The new year has kicked off with a warning from the IMF head that a third of the global economy will be hit by recession this year. In their latest update Kristalina Georgieva warned that the world faces a “tougher” year in 2023 than the previous 12 months as the US, EU and China are all slowing simultaneously. China could see its annual growth in line with global growth for the first time in 40 years and potentially acting as a drag on instead of a driver of worldwide growth. She did sound more optimistic on the prospects for the US saying it may avoid recession because unemployment is so low.

What are we watching next?

US data this week relative to market expectations for Fed policy

The market continues to express the view that inflationary pressures will decelerate and that the labour market will loosen up sufficiently for the Fed to begin chopping rates before year-end. Last week’s US Consumer Confidence survey for December showed a strong surge in confidence, a development that is at odds with past patterns for the survey if the country is tilting into a recession. Further strong US data for December and the next month or two would be an interesting challenge of the market expectations. This week sees the release of the December ISM manufacturing survey and the December jobs report, both on Friday.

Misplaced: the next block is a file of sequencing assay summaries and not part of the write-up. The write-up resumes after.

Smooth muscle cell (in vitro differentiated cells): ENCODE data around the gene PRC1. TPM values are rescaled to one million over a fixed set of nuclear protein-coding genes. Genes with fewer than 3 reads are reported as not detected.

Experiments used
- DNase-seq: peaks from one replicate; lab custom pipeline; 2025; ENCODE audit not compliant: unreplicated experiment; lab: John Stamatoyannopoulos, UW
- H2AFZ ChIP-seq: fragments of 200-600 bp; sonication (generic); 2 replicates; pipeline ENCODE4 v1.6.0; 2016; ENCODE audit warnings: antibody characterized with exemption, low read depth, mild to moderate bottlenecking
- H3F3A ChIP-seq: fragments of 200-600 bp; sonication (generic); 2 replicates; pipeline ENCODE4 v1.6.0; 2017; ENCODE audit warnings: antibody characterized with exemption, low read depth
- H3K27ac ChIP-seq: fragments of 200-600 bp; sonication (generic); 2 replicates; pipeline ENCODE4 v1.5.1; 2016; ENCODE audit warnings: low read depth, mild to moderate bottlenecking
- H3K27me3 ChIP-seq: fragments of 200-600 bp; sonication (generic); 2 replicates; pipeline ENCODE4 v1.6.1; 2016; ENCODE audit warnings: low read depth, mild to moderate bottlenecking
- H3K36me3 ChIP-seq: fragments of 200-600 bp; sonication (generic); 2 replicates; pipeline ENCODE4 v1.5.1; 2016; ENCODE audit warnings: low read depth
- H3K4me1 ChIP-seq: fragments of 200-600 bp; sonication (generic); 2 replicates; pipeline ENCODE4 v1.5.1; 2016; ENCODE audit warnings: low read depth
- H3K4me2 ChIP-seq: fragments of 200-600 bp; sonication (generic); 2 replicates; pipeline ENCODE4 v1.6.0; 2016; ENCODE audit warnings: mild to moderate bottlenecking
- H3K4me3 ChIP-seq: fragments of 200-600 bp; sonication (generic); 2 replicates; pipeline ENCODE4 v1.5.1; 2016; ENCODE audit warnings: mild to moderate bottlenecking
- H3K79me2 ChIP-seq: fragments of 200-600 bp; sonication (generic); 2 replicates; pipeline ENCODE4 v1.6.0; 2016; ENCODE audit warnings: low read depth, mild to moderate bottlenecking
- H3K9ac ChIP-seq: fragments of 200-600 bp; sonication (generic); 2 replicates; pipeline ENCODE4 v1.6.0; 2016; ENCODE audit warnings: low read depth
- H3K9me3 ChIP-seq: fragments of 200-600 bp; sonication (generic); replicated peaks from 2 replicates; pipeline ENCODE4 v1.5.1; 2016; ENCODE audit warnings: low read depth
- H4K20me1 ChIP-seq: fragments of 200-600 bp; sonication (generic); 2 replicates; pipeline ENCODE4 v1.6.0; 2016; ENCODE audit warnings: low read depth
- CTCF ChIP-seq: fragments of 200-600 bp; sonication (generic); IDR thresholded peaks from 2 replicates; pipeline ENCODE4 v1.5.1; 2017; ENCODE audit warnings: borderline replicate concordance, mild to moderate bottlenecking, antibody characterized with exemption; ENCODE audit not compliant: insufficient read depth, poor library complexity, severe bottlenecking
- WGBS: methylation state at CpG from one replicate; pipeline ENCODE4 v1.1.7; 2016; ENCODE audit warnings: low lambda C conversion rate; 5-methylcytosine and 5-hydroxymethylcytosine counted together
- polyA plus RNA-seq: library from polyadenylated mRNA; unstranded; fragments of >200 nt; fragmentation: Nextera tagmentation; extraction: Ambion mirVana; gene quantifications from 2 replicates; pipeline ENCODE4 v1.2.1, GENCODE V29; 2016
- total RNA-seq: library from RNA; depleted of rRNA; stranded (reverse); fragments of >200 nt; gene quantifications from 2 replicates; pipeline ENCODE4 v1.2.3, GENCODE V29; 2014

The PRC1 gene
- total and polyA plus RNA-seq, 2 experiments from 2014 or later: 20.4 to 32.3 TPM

US Debt Ceiling issue as the new 118th US Congress convenes today in Washington D.C.

The perennial debt ceiling issue was largely skirted over the last couple of years as pandemic priorities may have prevented partisan grandstanding. But Republican lawmakers have promised a fight to extract concessions from the Biden administration. Watching for how hard the Republicans are willing to take this issue as the debt ceiling will be reached by summer of this year.

Earnings to watch

The earnings calendar is light in the first week of the new year, but in a couple of weeks the first Q4 earnings releases will begin to be released. The Q4 earnings season will continue its focus on margin pressures related to input costs on employees and raw materials including energy.

  • Thursday: Walgreens Boots Alliance, Conagra Brands, Lamb Weston, Constellation Brands, RPM International
  • Friday: Naturgy Energy

Economic calendar highlights for today (times GMT)

  • 0855 – Germany Dec. Unemployment Change
  • 0930 – UK Dec. Final Manufacturing PMI
  • 1300 – Germany Dec. CPI
  • 1430 – Canada Manufacturing PMI
  • 1445 – US Dec. Final Manufacturing PMI